Treading his via media between theism and materialism, Nagel reopens the case for neutral monism and panpsychism. How does he get to these positions? This is what I will try to figure out in this post.
Mind is a biological phenomenon. We are organisms in nature, not Cartesian egos contingently attached to physical bodies. But we are conscious organisms. We are subjects of such qualitative states as pleasure and pain, and we are individuals with a subjective point of view. If psychophysical reductionism fails, as both Nagel and I maintain, then physical science, even if it can explain our existence as organisms adapted to an environment, cannot explain our existence as conscious organisms. We are not just objects in the world, we are subjects for whom there is a world. Even if the first fact can be adequately explained by physical science, the second, our subjectivity, cannot be.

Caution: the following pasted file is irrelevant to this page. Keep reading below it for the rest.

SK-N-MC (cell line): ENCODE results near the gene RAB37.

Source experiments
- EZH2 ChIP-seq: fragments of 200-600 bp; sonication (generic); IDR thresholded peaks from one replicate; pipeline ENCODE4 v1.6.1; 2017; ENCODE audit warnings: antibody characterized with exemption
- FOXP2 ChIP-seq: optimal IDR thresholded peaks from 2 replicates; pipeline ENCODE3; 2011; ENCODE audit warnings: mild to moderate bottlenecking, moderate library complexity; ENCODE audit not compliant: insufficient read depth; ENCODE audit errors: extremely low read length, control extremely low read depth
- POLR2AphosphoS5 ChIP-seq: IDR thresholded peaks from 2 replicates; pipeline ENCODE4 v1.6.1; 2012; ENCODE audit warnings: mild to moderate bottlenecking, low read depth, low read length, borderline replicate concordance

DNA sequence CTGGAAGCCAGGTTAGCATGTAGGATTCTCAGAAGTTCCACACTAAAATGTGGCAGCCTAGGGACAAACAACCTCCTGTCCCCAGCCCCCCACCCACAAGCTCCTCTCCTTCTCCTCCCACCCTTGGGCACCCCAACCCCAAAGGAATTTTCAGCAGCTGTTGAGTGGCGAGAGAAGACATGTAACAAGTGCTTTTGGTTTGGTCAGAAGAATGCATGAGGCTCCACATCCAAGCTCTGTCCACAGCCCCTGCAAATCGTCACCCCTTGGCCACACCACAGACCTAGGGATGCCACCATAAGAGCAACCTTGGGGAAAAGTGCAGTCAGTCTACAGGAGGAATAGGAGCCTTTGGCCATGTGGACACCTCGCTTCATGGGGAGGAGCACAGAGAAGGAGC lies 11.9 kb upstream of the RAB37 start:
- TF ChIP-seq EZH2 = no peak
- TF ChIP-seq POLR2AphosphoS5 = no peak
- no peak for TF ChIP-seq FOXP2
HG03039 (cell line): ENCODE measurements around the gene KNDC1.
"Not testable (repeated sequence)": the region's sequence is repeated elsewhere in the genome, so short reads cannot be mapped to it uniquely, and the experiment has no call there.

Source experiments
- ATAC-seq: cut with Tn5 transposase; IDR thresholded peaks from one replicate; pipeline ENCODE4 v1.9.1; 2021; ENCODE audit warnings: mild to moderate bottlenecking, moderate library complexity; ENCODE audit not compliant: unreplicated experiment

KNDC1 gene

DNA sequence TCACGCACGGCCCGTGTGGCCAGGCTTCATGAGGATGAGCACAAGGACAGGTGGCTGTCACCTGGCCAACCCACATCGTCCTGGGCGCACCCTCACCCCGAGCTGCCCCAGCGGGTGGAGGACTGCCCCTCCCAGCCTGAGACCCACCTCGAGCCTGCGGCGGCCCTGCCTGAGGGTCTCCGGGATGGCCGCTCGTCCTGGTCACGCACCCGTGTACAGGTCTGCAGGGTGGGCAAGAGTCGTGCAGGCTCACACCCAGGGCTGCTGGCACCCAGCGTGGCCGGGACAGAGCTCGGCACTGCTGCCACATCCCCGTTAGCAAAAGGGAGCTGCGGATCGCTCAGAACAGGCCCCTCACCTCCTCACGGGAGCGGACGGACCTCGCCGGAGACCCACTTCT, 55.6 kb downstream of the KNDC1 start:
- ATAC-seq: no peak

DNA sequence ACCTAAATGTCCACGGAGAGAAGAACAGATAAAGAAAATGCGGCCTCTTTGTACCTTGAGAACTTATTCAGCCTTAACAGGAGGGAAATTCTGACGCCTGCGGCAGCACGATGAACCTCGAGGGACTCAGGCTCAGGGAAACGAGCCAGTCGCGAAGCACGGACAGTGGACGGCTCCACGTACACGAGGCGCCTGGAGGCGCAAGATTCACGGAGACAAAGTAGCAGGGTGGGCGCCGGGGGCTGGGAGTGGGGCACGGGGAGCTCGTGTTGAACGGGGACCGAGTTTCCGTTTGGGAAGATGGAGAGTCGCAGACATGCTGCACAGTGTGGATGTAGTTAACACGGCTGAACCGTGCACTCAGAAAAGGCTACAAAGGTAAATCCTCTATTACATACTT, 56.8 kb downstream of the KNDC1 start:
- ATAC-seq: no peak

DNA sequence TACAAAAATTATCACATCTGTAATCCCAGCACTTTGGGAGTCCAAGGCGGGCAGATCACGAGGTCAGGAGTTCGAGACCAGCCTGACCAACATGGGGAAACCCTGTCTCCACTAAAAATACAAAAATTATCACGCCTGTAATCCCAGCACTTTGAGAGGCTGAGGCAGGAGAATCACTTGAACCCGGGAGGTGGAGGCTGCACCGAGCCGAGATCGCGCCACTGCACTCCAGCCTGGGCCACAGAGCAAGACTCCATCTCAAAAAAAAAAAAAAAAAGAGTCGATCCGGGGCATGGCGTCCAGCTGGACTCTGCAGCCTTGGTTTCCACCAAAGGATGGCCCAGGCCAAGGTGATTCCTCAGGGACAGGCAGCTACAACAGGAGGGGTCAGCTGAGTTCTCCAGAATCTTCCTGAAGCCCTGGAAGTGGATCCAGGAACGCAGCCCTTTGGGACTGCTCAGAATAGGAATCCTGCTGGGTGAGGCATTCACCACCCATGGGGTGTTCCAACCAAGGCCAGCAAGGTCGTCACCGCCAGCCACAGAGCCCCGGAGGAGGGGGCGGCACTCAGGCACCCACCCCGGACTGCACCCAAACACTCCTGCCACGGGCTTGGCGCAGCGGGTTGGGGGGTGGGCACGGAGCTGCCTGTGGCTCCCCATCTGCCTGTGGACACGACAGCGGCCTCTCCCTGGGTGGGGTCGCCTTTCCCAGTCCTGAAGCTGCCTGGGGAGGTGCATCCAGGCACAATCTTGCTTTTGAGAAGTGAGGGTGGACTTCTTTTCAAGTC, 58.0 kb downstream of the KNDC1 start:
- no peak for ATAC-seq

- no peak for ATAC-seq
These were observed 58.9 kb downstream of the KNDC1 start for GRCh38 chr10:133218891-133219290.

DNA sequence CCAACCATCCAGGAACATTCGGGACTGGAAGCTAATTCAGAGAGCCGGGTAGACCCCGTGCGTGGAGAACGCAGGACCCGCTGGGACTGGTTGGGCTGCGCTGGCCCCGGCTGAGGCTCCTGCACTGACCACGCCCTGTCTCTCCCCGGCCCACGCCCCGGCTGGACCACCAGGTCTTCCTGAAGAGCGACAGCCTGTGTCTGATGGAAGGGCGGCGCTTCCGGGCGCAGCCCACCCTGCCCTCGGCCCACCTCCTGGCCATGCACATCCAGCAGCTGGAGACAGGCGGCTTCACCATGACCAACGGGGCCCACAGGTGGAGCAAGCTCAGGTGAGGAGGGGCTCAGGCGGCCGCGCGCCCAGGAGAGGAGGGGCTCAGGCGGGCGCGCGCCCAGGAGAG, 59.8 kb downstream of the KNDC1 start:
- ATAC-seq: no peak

Given the failure of psychophysical reductionism, and given that mind is a biological phenomenon encountered only in conscious organisms that have evolved from pre-conscious organisms, evolutionary theory cannot be a purely physical theory. (44) The 'makings' of conscious organsims must already be present in pre-conscious life forms. In this way the mind-body problem spreads to the entire cosmos and its history. Thus "the mind-body problem is not just a local problem" that concerns such minded organisms as ourselves. (3)
Inanimate matter evolved into pre-conscious life forms, and these evolved into conscious life forms. Since conscious organisms qua conscious cannot be understood materalistically, the same is true of pre-conscious life forms: the reduction of biology to physics and chemistry will also fail. This is because life must contain within it the 'makings' of consciousness. That is my way of putting it, not Nagel's.